Gray wolves have been protected by the federal government since 1974. Their success since then has been phenomenal. But it's not surprising, according to Ed Bangs, who's been managing wolf recovery in the northern Rockies.
"They're just a tremendously adaptable animal," says Bangs. "In modern history, the two land mammals with the greatest distribution on earth are people and wolves. And that shows the advantage of living in a social group, and everybody taking care of everybody. So the threat to wolves was pretty much only people just killing too many, so it was only one issue that had to be resolved."
Since people have left wolves alone, they've been thriving. Minnesota now has about 3,000 wolves. When they were placed on the endangered list, the goal for recovery was less than half that number.
Wisconsin and the Upper Peninsula of Michigan each have about 500 wolves.
Now it'll be up to the states and tribal governments to manage those wolves. Each of those states has a plan approved by the U.S. Fish and Wildlife Service. That agency will be watching closely for five years.
And if the population declines dramatically, the Fish and Wildlife Service says they can put wolves back on the list.
Mike Don Carlos is the Minnesota DNR's point man on wolves. He says the state's plan is very similar to the federal system. The state will be able to kill problem wolves, depending on where they are.
"In Zone A, northeastern Minnesota, I would say the benefit of the doubt goes somewhat to the wolf when there are problems," says Don Carlos. "In the rest of the state the benefit of the doubt goes more to the landowners, and landowners can take more direct action in Zone B than they can in Zone A."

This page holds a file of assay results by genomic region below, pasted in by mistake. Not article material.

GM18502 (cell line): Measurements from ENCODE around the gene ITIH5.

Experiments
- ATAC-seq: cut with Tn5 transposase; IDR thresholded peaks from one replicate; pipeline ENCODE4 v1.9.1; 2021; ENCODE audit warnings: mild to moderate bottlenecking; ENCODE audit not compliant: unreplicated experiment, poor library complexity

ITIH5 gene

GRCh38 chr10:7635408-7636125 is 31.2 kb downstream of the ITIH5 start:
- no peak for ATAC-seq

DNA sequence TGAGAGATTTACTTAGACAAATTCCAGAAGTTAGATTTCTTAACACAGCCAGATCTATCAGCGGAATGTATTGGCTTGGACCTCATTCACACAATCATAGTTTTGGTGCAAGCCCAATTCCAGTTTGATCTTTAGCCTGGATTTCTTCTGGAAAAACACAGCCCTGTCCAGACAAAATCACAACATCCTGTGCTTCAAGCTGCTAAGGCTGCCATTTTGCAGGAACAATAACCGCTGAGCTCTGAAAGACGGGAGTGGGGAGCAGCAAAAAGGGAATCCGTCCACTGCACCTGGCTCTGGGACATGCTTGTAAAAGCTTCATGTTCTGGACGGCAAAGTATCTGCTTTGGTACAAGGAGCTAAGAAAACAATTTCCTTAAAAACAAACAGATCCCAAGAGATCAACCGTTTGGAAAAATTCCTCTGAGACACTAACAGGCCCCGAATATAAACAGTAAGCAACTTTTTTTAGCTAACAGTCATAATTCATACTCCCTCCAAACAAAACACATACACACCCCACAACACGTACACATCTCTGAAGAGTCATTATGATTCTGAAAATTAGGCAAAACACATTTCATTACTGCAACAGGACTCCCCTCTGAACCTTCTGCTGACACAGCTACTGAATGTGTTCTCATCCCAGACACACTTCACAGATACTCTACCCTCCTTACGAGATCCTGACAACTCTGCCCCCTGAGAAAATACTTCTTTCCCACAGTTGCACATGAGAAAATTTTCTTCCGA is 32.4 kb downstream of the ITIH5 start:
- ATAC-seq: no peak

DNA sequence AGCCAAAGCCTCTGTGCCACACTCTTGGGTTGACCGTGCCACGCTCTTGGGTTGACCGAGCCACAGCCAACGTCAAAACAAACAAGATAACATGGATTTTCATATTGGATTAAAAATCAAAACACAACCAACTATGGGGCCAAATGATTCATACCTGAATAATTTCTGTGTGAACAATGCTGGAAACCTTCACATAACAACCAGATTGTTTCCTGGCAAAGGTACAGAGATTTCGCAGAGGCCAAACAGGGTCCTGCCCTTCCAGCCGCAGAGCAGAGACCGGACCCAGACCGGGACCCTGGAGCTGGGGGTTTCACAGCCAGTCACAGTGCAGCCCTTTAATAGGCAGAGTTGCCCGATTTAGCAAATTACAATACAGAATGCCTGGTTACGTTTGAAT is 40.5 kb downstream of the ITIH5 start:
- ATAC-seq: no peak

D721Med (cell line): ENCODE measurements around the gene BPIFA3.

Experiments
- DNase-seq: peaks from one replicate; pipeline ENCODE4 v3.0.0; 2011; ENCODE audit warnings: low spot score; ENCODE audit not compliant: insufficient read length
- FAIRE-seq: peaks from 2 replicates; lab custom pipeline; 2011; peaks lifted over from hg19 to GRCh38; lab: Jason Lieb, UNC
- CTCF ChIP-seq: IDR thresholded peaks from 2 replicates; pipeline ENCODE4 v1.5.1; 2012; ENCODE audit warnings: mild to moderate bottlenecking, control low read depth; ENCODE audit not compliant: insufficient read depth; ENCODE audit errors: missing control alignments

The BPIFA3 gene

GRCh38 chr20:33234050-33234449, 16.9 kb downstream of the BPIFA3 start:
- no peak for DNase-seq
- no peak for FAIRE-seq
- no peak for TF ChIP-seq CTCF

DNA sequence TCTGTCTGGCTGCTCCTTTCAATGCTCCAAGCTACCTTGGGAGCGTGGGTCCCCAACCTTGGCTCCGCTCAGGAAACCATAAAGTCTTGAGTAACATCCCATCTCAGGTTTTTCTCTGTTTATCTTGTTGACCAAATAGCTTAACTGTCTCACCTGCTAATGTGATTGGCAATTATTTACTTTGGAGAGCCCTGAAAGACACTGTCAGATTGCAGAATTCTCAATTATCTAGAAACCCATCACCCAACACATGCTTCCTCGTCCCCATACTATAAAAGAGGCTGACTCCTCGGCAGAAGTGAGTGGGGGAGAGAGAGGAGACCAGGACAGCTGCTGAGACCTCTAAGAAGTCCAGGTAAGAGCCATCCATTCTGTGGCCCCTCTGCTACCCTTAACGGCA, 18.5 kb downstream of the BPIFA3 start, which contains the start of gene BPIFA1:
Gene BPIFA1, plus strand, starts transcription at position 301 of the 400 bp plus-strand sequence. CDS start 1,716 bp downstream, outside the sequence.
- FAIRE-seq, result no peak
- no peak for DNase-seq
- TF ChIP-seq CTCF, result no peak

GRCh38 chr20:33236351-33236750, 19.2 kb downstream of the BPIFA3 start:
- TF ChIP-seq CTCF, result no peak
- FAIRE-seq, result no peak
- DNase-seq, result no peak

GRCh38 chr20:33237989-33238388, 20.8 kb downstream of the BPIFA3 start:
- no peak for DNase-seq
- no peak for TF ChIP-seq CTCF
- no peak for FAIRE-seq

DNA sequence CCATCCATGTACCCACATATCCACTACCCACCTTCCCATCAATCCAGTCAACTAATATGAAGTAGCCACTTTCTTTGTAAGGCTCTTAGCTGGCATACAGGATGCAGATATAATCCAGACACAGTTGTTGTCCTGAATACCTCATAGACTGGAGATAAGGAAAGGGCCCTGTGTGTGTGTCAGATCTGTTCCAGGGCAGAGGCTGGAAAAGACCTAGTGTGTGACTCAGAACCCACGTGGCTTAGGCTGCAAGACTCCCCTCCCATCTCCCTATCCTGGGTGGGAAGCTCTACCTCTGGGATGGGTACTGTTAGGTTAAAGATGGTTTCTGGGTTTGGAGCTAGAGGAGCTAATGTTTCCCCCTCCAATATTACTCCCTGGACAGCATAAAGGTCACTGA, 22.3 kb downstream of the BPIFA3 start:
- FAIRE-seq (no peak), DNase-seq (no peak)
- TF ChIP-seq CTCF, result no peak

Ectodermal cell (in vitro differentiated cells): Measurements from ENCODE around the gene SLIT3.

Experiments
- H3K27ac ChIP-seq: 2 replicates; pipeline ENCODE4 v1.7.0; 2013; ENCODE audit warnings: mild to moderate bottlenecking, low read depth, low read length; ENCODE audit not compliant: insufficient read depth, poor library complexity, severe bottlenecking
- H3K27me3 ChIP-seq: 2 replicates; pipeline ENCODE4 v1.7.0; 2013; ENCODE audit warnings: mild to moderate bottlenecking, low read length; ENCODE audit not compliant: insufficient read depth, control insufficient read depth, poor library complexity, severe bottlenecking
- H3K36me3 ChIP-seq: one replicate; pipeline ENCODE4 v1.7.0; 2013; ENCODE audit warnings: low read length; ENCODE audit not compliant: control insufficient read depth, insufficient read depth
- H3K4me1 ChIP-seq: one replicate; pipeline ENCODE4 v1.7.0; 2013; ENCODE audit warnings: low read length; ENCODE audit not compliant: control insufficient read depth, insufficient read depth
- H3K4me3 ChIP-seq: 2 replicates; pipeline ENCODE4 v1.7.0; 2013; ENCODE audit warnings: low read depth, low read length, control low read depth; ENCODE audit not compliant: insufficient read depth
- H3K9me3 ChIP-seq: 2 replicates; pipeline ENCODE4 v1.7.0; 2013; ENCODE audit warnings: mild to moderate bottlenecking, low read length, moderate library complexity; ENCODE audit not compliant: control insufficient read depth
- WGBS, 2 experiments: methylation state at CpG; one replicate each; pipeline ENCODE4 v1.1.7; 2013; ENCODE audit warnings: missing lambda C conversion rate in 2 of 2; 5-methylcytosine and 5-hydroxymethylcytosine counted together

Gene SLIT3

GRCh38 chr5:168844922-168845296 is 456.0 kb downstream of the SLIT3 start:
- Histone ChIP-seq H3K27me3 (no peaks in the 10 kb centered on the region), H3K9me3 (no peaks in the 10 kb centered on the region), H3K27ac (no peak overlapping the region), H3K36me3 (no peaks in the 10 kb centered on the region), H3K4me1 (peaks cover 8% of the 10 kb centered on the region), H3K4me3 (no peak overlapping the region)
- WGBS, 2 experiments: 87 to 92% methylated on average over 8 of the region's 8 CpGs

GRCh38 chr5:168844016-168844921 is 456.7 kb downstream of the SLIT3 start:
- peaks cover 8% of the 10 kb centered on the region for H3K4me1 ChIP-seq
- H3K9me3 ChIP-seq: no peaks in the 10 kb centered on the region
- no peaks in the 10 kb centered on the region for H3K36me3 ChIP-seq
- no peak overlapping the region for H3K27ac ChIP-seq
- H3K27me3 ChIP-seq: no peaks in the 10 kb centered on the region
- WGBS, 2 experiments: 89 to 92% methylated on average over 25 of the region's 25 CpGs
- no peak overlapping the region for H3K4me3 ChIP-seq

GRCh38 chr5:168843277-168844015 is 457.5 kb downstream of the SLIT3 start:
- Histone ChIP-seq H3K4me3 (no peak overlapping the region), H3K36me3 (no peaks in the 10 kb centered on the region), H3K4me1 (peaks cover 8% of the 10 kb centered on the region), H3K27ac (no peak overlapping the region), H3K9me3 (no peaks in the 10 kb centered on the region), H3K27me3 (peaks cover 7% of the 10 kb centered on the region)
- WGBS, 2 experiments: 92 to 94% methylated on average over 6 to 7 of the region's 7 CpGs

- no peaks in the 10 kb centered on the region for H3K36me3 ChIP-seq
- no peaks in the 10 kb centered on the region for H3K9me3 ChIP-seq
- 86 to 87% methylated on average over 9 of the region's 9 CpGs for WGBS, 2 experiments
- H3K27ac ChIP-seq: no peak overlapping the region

But none of the states is allowing a public hunting season to control the wolf population, at least not for five years.
In a way, the states have been practicing for their newly regained role as wolf managers during the period of federal protection. Now they'll have to handle the political pressures that could rise as states take over management.
Walter Medwid directs the International Wolf Center in Ely.
"How will the states respond to the differing voices?" he asks. "And again, the states have largely been out of the picture in terms of management, but obviously that changes. So state legislatures are going to be responsive to different constituency groups, who will have very different perspectives."
One of those perspectives is highlighted in a TV ad that's just been produced by a coalition of groups, including the Wisconsin Bear Hunter's Association. They call it the Little Red Riding Hood campaign.
The ad shows a wolf's eye view of approaching children at a playground as a narrator reminds viewers of the fable. It closes with the line, "The danger may be closer than you think."
The Wisconsin DNR's wolf expert, Adrian Wydeven, says the ad is unfortunate.
"It depicts wolves in a kind of sinister fashion, and it relies on old stereotype, misconceptions and fairy tales to scare people and distort information about wolves, and it's an unfortunate means to deal with wolf management," he says.
In addition to officially de-listing the wolf in the western Great Lakes, the U.S. Fish and Wildlife Service also announced it's proposing to de-list wolves in the northern Rockies.
But that could result in a court challenge from Defenders of Wildlife. The group's vice president, Jamie Rappaport Clark, says plans in Idaho and Wyoming won't protect the wolf.
"Both states have been very public about a desire to exterminate the vast majority of wolves that exist on the landscape today," she says. "It's not potentially removing a few problem wolves and managing a balance. It is extermination to the bare minimum."
Rappaport Clark says management plans in Minnesota, Wisconsin, and Michigan will do a good job of maintaining healthy wolf populations.
Those states will take over management of wolves 30 days after the de-listing is published in the Federal Register. That should happen within the next week.